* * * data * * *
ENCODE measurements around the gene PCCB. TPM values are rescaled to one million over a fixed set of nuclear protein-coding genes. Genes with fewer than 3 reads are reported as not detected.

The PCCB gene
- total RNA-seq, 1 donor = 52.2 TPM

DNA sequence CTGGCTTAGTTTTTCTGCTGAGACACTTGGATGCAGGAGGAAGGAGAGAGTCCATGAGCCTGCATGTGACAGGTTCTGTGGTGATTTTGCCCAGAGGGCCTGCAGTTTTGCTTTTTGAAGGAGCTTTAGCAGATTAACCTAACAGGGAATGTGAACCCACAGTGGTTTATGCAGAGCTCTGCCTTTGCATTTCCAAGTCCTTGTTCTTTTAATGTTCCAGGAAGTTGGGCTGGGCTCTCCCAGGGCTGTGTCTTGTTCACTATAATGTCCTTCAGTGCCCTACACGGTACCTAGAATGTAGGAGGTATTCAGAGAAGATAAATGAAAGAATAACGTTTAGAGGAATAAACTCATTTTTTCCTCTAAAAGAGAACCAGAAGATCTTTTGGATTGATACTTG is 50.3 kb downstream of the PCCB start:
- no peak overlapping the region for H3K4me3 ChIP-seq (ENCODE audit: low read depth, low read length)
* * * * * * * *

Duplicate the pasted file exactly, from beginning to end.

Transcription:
ENCODE measurements around the gene PCCB. TPM values are rescaled to one million over a fixed set of nuclear protein-coding genes. Genes with fewer than 3 reads are reported as not detected.

The PCCB gene
- total RNA-seq, 1 donor = 52.2 TPM

DNA sequence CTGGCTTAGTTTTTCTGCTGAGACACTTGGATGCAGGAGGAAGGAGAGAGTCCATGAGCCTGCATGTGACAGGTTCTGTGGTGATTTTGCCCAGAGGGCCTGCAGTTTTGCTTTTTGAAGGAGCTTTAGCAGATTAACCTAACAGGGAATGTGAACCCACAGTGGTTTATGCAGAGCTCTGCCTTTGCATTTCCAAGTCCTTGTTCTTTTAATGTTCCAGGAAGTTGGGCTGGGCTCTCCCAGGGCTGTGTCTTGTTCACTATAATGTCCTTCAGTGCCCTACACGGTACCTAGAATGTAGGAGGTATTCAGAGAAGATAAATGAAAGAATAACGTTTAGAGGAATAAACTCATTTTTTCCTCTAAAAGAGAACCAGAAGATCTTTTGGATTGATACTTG is 50.3 kb downstream of the PCCB start:
- no peak overlapping the region for H3K4me3 ChIP-seq (ENCODE audit: low read depth, low read length)